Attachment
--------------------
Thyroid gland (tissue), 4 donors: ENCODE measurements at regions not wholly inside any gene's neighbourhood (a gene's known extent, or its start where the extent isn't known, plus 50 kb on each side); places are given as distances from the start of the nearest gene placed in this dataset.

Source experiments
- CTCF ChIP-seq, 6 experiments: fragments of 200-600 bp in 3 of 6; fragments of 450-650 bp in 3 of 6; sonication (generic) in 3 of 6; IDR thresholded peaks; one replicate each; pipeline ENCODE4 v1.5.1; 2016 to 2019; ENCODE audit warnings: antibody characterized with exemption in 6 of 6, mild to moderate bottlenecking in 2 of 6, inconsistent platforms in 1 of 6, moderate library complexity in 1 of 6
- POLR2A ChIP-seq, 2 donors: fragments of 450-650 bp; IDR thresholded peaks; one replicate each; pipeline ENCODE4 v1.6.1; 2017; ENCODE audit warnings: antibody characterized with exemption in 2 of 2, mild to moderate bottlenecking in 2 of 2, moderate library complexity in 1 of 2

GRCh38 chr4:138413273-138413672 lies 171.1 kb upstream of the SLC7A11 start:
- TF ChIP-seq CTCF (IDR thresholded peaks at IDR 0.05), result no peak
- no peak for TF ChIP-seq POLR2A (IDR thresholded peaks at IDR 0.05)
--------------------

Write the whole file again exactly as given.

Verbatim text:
Thyroid gland (tissue), 4 donors: ENCODE measurements at regions not wholly inside any gene's neighbourhood (a gene's known extent, or its start where the extent isn't known, plus 50 kb on each side); places are given as distances from the start of the nearest gene placed in this dataset.

Source experiments
- CTCF ChIP-seq, 6 experiments: fragments of 200-600 bp in 3 of 6; fragments of 450-650 bp in 3 of 6; sonication (generic) in 3 of 6; IDR thresholded peaks; one replicate each; pipeline ENCODE4 v1.5.1; 2016 to 2019; ENCODE audit warnings: antibody characterized with exemption in 6 of 6, mild to moderate bottlenecking in 2 of 6, inconsistent platforms in 1 of 6, moderate library complexity in 1 of 6
- POLR2A ChIP-seq, 2 donors: fragments of 450-650 bp; IDR thresholded peaks; one replicate each; pipeline ENCODE4 v1.6.1; 2017; ENCODE audit warnings: antibody characterized with exemption in 2 of 2, mild to moderate bottlenecking in 2 of 2, moderate library complexity in 1 of 2

GRCh38 chr4:138413273-138413672 lies 171.1 kb upstream of the SLC7A11 start:
- TF ChIP-seq CTCF (IDR thresholded peaks at IDR 0.05), result no peak
- no peak for TF ChIP-seq POLR2A (IDR thresholded peaks at IDR 0.05)